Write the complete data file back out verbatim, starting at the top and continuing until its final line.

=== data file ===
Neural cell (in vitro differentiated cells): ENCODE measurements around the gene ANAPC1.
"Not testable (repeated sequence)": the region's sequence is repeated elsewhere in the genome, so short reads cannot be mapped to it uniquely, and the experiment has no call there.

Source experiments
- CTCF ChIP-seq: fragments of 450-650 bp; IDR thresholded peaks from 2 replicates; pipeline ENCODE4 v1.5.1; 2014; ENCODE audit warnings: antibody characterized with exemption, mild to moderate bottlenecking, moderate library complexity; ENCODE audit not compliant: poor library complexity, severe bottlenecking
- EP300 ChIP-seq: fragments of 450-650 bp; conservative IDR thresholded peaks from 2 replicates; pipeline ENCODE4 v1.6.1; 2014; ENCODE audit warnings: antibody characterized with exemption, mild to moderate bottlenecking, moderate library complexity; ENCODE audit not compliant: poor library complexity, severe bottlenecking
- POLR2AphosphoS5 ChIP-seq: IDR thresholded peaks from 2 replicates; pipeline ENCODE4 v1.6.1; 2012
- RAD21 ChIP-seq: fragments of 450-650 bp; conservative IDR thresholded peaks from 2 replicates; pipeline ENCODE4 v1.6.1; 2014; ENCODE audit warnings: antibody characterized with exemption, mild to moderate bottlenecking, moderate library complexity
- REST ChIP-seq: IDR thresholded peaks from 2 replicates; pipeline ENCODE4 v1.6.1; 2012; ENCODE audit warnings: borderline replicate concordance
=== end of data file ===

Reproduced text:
Neural cell (in vitro differentiated cells): ENCODE measurements around the gene ANAPC1.
"Not testable (repeated sequence)": the region's sequence is repeated elsewhere in the genome, so short reads cannot be mapped to it uniquely, and the experiment has no call there.

Source experiments
- CTCF ChIP-seq: fragments of 450-650 bp; IDR thresholded peaks from 2 replicates; pipeline ENCODE4 v1.5.1; 2014; ENCODE audit warnings: antibody characterized with exemption, mild to moderate bottlenecking, moderate library complexity; ENCODE audit not compliant: poor library complexity, severe bottlenecking
- EP300 ChIP-seq: fragments of 450-650 bp; conservative IDR thresholded peaks from 2 replicates; pipeline ENCODE4 v1.6.1; 2014; ENCODE audit warnings: antibody characterized with exemption, mild to moderate bottlenecking, moderate library complexity; ENCODE audit not compliant: poor library complexity, severe bottlenecking
- POLR2AphosphoS5 ChIP-seq: IDR thresholded peaks from 2 replicates; pipeline ENCODE4 v1.6.1; 2012
- RAD21 ChIP-seq: fragments of 450-650 bp; conservative IDR thresholded peaks from 2 replicates; pipeline ENCODE4 v1.6.1; 2014; ENCODE audit warnings: antibody characterized with exemption, mild to moderate bottlenecking, moderate library complexity
- REST ChIP-seq: IDR thresholded peaks from 2 replicates; pipeline ENCODE4 v1.6.1; 2012; ENCODE audit warnings: borderline replicate concordance